BEYOND THE NUMBERS
New projections from the Medicare actuaries provide fresh evidence that the Affordable Care Act (ACA) has helped slow spending growth throughout the nation’s health care sector.
Under the actuaries’ updated projections of national health expenditures, both public and private health spending in 2019 will be substantially lower than what the actuaries projected in March 2010, just before the ACA’s enactment.
Medicaid shows the largest slowdown. In 2010, the Centers for Medicare & Medicaid Services (CMS) projected that Medicaid spending would reach $794 billion by 2019. Today, even with the ACA’s coverage expansions, CMS projects that Medicaid will spend just $623 billion this year or 21.5 percent less. (See figure.)
Medicare and private health insurance have also recorded large reductions. Projected Medicare spending in 2019 is 18.2 percent below what the actuaries projected before the ACA, and projected private health insurance spending is down 6.1 percent.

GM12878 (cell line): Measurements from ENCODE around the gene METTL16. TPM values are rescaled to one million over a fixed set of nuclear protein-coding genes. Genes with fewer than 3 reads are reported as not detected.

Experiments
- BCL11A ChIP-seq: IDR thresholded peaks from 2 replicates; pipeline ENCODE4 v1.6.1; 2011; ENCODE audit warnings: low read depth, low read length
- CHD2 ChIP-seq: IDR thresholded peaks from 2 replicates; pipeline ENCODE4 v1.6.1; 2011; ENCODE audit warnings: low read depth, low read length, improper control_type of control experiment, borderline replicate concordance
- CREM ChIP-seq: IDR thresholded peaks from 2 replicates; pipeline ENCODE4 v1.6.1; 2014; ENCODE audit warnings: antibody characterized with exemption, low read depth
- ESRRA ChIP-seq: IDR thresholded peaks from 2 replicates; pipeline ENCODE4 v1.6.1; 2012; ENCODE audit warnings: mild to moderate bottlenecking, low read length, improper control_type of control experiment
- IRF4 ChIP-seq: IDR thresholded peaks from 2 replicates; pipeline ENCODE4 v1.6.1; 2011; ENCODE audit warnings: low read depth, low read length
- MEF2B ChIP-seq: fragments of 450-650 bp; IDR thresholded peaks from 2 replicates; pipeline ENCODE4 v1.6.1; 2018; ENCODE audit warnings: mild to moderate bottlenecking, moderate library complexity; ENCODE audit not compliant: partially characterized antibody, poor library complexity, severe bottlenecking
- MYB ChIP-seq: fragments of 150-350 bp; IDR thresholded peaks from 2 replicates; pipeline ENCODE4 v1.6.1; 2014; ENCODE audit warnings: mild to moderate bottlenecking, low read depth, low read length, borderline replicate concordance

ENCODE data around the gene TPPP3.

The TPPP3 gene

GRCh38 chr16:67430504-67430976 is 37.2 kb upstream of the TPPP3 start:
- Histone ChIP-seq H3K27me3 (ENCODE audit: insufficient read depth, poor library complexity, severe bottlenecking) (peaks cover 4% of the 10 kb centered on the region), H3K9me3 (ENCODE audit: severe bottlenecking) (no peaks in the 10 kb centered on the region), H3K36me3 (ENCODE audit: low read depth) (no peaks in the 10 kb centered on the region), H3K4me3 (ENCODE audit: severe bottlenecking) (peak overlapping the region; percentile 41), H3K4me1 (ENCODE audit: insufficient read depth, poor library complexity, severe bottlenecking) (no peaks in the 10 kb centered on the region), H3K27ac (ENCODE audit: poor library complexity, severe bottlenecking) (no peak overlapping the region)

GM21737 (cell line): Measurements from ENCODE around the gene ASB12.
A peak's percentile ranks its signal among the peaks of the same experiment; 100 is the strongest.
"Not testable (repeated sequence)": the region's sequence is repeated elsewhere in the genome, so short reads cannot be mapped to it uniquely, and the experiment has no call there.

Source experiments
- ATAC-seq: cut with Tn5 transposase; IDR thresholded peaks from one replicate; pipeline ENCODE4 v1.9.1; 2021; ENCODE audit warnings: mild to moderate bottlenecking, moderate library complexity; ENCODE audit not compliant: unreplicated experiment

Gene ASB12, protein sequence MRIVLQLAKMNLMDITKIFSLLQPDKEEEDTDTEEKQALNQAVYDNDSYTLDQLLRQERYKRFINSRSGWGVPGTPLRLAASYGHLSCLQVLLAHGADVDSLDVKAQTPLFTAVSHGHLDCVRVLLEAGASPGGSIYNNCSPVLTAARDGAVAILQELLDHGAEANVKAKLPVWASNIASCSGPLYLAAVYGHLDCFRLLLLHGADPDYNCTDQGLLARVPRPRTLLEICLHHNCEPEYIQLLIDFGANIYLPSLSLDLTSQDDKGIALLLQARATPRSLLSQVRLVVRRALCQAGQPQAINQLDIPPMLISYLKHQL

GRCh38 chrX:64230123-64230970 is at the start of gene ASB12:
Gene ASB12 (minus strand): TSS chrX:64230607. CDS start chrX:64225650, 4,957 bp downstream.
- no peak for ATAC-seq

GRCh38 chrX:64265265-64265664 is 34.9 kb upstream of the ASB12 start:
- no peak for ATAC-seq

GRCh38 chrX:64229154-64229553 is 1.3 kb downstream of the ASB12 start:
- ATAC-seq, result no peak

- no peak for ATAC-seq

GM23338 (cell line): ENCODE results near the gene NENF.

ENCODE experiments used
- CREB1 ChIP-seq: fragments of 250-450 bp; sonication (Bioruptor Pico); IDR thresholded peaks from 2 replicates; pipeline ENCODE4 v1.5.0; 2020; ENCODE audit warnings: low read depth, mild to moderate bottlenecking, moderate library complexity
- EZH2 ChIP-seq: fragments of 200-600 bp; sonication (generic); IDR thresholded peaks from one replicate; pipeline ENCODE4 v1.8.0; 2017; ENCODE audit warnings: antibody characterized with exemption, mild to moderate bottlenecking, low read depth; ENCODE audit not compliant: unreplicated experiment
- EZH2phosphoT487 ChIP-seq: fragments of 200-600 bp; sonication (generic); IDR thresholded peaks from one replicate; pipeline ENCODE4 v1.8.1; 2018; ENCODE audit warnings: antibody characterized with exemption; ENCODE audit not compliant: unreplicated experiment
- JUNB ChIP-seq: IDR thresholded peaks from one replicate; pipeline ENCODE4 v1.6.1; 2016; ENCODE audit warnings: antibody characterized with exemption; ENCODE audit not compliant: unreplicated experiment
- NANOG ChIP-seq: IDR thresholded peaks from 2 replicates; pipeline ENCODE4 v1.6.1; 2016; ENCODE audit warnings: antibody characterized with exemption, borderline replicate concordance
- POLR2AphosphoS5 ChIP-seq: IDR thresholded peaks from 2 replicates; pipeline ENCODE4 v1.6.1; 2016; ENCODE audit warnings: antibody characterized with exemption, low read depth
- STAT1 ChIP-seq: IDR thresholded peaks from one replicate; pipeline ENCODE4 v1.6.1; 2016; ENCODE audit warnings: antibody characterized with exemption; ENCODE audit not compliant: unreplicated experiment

While the March 2010 projection didn’t include the ACA’s major coverage expansions, a combination of factors have more than offset their cost. These include: (1) the ACA’s reductions in Medicare payment rates to health care providers, (2) changes in health care payment and delivery systems that the ACA and the 2015 Medicare Access and CHIP Reauthorization Act initiated, (3) state efforts to improve Medicaid efficiency, and (4) a continuing health cost slowdown in the public and private sectors that began before the ACA.
The health spending slowdown has greatly improved the long-run federal budget outlook, as we’ve noted. In early 2010 we projected that federal debt would reach 289 percent of gross domestic product (GDP) by 2048; we now project 113 percent of GDP. Over half of that improvement stems from lower health care costs; the rest largely reflects lower interest rates. Although health care costs remain a major driver of future increases in federal spending, that shouldn’t obscure how much their projected costs have fallen in recent years.